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Secondly, I move on to the draft Identity Cards Act 2006 (Provision of Information without Consent) Regulations. The purpose of these regulations is to ensure that information from an individual's entry on the national identity register can be provided to a limited number of government departments for defined functions, and to specify who can receive information on behalf of the prescribed individuals in the security and intelligence services, the Serious Organised Crime Agency, the police and Her Majesty's Revenue and Customs. The Identity Cards Act does not allow information to be provided from the national identity register to any private sector organisations without the consent of the individual to whom the information relates. The regulations extend the list of government departments to which information may be provided without consent and set out the function. They are primarily based on our experience of providing information from passport records, and they establish a transparent and clear framework for data provision from the national identity register.
The Identity Cards Act 2006 (Fees) Regulations establish a fee of £30 for either a first or a replacement identity card. These regulations also establish a number of cases where the fee is waived. There is a waiver of the fee where the original card issued to an individual proved to have been faulty or damaged in the manufacturing or issuing process. In addition, we have agreed to waive the fee for airside workers at Manchester and London City airports for an initial 18-month evaluation period.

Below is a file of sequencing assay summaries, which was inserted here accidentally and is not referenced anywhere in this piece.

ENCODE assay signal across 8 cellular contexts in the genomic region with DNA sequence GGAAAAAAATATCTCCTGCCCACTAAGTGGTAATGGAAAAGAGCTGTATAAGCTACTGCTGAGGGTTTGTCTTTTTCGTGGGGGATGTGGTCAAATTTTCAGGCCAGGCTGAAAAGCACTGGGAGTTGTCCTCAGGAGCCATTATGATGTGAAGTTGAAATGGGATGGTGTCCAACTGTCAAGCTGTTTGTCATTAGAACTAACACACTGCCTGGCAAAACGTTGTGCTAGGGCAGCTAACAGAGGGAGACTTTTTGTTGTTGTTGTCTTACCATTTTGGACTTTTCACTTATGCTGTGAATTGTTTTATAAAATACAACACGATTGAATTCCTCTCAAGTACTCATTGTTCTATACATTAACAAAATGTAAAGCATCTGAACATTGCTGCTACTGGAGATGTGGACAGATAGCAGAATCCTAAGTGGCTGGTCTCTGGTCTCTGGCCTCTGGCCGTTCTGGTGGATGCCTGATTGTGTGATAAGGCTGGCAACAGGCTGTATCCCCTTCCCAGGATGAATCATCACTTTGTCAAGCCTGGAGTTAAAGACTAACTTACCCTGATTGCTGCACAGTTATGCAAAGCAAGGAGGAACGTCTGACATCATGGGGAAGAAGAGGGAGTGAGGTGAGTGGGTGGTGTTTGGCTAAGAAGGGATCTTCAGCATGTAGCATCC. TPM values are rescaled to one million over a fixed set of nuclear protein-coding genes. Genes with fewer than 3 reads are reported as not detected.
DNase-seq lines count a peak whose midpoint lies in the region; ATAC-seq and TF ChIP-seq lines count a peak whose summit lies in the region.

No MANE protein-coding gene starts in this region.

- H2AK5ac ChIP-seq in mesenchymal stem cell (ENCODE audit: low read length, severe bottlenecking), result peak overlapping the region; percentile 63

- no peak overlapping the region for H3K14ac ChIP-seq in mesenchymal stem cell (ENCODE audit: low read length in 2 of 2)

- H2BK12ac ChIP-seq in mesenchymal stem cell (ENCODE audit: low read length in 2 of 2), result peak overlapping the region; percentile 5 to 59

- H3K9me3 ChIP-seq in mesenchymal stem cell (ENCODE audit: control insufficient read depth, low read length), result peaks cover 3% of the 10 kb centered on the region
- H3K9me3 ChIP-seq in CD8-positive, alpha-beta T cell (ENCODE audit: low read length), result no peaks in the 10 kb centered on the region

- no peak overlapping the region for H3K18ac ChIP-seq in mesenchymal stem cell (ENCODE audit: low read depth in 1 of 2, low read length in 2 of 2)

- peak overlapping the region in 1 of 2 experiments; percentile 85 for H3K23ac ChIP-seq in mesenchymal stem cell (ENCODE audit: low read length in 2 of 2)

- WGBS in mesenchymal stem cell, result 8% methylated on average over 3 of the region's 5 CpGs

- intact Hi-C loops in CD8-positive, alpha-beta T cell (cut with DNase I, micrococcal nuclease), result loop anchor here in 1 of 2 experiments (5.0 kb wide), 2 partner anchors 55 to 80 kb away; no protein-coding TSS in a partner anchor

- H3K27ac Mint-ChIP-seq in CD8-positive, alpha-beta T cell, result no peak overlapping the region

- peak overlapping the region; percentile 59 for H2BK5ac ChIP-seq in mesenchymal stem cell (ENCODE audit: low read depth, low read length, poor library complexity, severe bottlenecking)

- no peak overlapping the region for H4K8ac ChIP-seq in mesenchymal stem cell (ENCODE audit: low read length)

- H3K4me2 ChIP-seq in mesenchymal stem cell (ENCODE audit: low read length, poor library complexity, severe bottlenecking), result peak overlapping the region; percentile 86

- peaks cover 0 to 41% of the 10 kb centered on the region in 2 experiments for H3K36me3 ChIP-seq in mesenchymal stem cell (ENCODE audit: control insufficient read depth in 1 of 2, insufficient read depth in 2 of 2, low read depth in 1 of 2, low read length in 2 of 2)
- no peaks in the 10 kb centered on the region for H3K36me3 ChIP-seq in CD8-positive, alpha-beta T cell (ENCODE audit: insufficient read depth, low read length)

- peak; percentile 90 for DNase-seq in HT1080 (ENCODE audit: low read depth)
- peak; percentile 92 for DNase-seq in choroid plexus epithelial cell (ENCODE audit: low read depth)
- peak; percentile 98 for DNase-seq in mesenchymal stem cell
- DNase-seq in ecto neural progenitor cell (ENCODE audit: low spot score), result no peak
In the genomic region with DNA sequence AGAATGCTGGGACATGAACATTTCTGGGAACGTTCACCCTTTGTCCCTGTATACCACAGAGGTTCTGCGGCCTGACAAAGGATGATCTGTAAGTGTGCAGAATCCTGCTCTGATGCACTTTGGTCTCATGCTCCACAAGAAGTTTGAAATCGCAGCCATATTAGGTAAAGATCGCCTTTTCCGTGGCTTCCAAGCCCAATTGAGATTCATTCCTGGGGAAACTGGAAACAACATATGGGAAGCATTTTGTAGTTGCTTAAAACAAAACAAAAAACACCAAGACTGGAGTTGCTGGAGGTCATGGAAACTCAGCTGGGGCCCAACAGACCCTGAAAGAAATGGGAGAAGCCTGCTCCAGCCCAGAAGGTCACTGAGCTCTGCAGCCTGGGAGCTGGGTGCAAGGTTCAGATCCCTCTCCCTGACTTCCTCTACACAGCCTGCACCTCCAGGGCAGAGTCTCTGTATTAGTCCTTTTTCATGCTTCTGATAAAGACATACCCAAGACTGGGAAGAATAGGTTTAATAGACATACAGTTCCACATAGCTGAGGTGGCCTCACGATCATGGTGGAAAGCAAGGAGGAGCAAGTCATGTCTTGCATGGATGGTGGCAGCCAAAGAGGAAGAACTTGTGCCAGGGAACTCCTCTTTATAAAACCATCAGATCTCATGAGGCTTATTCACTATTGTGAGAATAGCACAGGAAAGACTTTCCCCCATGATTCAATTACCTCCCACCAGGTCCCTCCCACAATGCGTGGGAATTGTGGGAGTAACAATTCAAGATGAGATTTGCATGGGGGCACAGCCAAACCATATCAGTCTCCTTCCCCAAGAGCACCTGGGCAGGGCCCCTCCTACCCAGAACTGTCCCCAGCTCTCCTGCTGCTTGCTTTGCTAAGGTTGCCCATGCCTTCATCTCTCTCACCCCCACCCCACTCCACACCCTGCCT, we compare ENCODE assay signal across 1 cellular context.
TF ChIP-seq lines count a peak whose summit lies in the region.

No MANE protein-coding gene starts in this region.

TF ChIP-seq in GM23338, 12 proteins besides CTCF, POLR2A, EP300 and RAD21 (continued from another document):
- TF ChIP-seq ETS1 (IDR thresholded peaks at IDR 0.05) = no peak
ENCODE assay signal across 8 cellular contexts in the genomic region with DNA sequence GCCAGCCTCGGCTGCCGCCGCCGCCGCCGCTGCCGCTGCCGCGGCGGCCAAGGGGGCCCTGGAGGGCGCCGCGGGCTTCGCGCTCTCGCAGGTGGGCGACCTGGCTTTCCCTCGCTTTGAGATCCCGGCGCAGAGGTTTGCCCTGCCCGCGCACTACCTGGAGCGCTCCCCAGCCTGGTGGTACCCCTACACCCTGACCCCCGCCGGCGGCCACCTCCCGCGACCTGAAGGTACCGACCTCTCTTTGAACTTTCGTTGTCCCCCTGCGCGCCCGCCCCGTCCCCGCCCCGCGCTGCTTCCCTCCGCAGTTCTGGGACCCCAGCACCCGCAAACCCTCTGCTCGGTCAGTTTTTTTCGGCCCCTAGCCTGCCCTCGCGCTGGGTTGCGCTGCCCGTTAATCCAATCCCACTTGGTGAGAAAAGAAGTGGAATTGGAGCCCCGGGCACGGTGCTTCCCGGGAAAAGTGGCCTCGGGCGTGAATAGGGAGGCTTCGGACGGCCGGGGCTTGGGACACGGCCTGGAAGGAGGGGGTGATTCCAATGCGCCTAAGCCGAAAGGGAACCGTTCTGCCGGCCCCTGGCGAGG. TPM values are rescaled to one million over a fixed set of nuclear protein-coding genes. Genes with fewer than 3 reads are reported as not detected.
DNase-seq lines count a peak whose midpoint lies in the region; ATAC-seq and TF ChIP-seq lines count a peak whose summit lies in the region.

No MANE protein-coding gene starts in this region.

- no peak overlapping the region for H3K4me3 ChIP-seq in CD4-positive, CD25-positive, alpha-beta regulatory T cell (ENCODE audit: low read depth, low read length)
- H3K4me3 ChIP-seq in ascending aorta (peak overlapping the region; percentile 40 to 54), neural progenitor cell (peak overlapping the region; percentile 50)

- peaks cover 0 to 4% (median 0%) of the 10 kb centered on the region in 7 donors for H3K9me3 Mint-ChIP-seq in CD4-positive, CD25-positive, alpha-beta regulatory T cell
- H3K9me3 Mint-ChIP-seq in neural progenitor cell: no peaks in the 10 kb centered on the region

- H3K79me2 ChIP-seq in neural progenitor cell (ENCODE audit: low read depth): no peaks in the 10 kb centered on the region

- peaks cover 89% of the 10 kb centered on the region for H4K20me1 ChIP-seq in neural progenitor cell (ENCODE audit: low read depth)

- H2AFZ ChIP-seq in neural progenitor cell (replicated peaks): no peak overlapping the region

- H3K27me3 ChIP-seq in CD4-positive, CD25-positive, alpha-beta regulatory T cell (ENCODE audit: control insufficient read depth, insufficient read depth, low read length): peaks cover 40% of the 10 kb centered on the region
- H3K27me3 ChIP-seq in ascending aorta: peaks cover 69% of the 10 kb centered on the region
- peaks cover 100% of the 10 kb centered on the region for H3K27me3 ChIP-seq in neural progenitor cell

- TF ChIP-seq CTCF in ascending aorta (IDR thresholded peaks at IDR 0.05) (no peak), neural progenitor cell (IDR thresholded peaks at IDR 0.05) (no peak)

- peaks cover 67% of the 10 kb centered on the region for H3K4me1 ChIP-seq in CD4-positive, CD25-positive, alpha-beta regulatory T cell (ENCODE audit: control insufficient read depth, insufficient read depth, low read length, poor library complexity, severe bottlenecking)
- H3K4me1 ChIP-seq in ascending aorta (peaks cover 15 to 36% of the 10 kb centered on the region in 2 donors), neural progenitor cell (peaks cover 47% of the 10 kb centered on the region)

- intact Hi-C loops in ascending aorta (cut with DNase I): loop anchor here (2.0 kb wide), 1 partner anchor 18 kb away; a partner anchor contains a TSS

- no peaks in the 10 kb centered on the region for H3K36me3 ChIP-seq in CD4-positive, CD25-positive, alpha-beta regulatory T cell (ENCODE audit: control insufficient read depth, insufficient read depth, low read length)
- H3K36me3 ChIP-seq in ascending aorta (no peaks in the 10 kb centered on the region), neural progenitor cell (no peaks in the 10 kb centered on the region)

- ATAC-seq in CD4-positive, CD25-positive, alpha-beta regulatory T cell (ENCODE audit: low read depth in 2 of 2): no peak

It is also important to note the matters for which we are not charging a fee. Any change that does not require a replacement identity card to be issued, such as a change of address, will be free of charge.
I turn now to the draft Identity Cards Act 2006 (Prescribed Information) Regulations 2009. These set out the information that will be printed on the face of the identity card and held electronically in an encrypted form on the chip. There is a statutory requirement in the Identity Cards Act for some information to be encrypted as a safeguard.
The regulations make provision for a national identity card that will be issued to British citizens and British subjects with a right of abode. As this card will include the holder's nationality, it will be valid as a travel document within Europe. The second type of card, the identification card, will be issued to European economic area nationals, including Irish nationals, who are resident in the United Kingdom and it will not include nationality. As a result, it will not be a valid travel document. It can therefore also be issued to British citizens who are not entitled to be issued with a travel document-for example, people such as drug traffickers on whom the court has put a limitation or travel restriction.
As listed in these regulations, the information on both card variants will be very similar to that on the personal details page of the passport. The card will also incorporate a chip which will include the same information as recorded on the front of the card, along with two fingerprint images and a digitised image of the holder. Additional security features will also be included in the chip, such as cryptographic keys and certificates. These will provide protection for the information on the card, as well as prevent the fingerprints recorded being read by those unauthorised to do so. This is all in line with specifications for biometric travel documents recommended by the International Civil Aviation Organisation. As was made clear as part of the public consultation, the holder's address and national identity registration number will not appear on these cards.